Here are some new noteworthy references with respect to oxygen therapy:

I had the pleasure of hearing Dr. Mikovits on Sue Vogan’s radio show, In Short Order, finally able to speak openly in public. The interview is archived here. I thought she was very clear and brave as she answered all the hard questions. XMRV is not a human pathogen. There could be other retroviruses as yet undetected. The mistakes made will inform future research. I personally felt abandoned after the Lipkin paper, subsequent interview by Dr. Lipkin and the press conference, but I am encouraged to hear that he and Dr. Ruscetti are still working on our behalf. They don’t know what the positive serologies mean.  It is tragic that she can’t go back and find out what went wrong so that everyone can learn from it, but much has been learned nevertheless. The only thing she said that I took exception with was that there is no evidence that XMRV has ever infected an animal. Persistent infection has been demonstrated in Macaques after parenteral introduction of virus, exposures similar to what has been happening regularly throughout the history of injected biologicals, dating back to vaccinations with the exudate of cow pox lesions, which certainly contained bovine leukemia viruses, similar to HTLV, and are artificially transferrable to other non-bovine species:

And take a look at this one: Long-Term Infection and Vertical Transmission of a Gammaretrovirus in a Foreign Host Species

So it isn’t XMRV. Other cell lines express other infectious animal retroviruses. Live attenuated vaccines are grown in animal cells that express exogenous retroviruses. Other vaccines contain DNA fragments. Here is the government’s list of vaccine excipients: Vaccine Excipient & Media Summary by vaccine and by excipient. That’s now. The early vaccines were attenuated in live animals. Mouse brains injected into people.

But, say it isn’t an exogenous retrovirus. Why then might antiretrovirals have an effect, in addition to the obvious elephant in the room? The drugs might be preventing transcription of activated HERV’s: Association of human endogenous retroviruses with multiple sclerosis and possible interactions with herpes viruses.

The hypothesis that human endogenous retroviruses (HERVs) play a role in autoimmune diseases is subject to increasing attention. HERVs represent both putative susceptibility genes and putative pathogenic viruses in the immune-mediated neurological disease multiple sclerosis (MS). Gammaretroviral HERV sequences are found in reverse transcriptase-positive virions produced by cultured mononuclear cells from MS patients, and they have been isolated from MS samples of plasma, serum and CSF, and characterised to some extent at the nucleotide, protein/enzyme, virion and immunogenic level. Two types of sequences, HERV-H and HERV-W, have been reported. No known HERV-H or HERV-W copy contains complete ORFs in all prerequisite genes, although several copies have coding potential, and several such sequences are specifically activated in MS, apparently resulting in the production of complete, competent virions. Increased antibody reactivity to specific Gammaretroviral HERV epitopes is found in MS serum and CSF, and cell-mediated immune responses have also been reported. Further, HERV-encoded proteins can have neuropathogenic effects. The activating factor(s) in the process resulting in protein or virion production may be members of the Herpesviridae. Several herpes viruses, such as HSV-1, VZV, EBV and HHV-6, have been associated with MS pathogenesis, and retroviruses and herpes viruses have complex interactions. The current understanding of HERVs, and specifically the investigations of HERV activation and expression in MS are the major subjects of this review, which also proposes to synergise the herpes and HERV findings, and presents several possible pathogenic mechanisms for HERVs in MS.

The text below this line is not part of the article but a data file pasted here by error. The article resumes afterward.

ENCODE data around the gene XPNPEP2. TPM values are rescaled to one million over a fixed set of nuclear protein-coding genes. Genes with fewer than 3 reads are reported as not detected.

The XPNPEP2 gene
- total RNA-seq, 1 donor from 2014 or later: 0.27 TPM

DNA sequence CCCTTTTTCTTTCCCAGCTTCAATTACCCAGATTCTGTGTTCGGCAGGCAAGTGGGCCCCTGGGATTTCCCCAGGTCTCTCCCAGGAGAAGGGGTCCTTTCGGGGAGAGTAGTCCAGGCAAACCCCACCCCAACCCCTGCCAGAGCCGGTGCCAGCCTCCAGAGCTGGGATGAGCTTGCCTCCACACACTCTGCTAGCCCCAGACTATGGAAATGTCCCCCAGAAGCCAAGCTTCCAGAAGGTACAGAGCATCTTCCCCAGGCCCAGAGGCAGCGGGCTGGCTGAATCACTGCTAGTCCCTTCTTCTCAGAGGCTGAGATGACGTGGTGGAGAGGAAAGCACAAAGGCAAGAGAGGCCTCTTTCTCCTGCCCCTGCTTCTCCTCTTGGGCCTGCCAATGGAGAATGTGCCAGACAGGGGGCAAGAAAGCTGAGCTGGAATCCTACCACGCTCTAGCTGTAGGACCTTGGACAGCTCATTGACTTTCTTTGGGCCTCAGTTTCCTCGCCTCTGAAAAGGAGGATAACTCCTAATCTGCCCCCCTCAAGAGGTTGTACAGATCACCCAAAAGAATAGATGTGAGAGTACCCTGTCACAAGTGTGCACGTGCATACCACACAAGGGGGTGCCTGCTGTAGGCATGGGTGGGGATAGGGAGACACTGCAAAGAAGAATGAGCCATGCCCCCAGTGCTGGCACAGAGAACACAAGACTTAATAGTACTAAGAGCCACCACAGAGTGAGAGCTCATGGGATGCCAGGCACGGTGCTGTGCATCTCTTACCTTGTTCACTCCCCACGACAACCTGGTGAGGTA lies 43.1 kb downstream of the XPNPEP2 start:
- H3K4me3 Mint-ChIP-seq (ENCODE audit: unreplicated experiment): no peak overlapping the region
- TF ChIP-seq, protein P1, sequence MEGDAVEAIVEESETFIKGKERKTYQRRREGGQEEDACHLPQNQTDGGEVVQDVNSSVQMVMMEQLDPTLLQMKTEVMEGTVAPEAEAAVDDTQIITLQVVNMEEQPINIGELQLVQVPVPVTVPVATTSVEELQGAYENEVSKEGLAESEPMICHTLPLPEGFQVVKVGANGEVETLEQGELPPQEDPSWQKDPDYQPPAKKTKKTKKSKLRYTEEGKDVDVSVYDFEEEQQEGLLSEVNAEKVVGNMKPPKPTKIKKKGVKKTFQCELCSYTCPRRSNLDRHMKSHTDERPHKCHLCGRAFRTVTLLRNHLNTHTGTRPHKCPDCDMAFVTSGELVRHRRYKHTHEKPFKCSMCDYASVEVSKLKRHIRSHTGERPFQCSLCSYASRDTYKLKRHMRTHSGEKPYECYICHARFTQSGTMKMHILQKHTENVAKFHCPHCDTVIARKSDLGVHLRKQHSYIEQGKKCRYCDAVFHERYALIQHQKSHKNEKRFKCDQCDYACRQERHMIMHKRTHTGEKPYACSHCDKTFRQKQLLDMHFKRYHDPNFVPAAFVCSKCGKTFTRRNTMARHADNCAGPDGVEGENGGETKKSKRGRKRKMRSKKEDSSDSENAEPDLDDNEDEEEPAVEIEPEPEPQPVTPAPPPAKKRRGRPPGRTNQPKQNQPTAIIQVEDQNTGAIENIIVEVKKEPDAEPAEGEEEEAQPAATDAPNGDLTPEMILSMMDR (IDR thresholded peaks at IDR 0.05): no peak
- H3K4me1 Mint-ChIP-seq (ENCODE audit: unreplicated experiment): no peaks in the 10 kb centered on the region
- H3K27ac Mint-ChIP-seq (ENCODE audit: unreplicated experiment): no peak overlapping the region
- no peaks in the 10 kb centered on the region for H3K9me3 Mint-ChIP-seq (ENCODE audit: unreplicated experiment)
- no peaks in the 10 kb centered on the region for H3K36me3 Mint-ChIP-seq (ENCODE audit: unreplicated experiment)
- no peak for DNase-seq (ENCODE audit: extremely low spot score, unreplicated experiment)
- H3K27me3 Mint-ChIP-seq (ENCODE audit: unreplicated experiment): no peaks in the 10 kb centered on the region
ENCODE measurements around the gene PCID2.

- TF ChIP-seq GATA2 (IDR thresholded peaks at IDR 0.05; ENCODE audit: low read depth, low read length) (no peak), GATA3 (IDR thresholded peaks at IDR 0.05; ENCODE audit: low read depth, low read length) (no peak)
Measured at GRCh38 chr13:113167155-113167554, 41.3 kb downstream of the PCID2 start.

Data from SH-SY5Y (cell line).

Or antiretrovirals, reverse transcriptase and integrase inhibitors, might be inhibiting retroposons:

What makes jumping genes jump? Demethylation.

Reverse transcriptase inhibitors presumably inhibit other viruses besides retroviruses if reverses transcription is required in the replicative process. Viread is used to treat chronic hepatitis B, for example. Hepatitis B is a DNA virus that replicates through an RNA intermediate and uses reverse transcription.

Telomerase is a reverse transcriptase. Therefore, arguably RTI’s might cause faster aging, but might tip the balance away from developing cancer. The more you think about it all, the more you realize that, like all drugs, antiretrovirals are blunt swords with many possible mechanisms of effect, all of which says that clinical trials are in order. One would think that the manufacturers would be interested in new indications for their drugs.

My own illness could be explained by a post polio syndrome caused by an attenuated virus, but it doesn’t fit my daughter. Does an enterovirus explain the vertical transmission seen in our families or a response to  antiretrovirals? Does anyone reading know the answer to those questions? Many of us remember the sugar cube that held the first oral polio vaccine. Polio virus can persist: Transmissibility and persistence of oral polio vaccine viruses: implications for the global poliomyelitis eradication initiative.

Protein from helper viruses and recombination events can rescue defective virus. Innumerable chances have occurred: Science Fiction or Fact? 35 years ago, when I was in medical school, autism and MS were rare. Autoimmunity has skyrocketed beyond belief, as has cancer.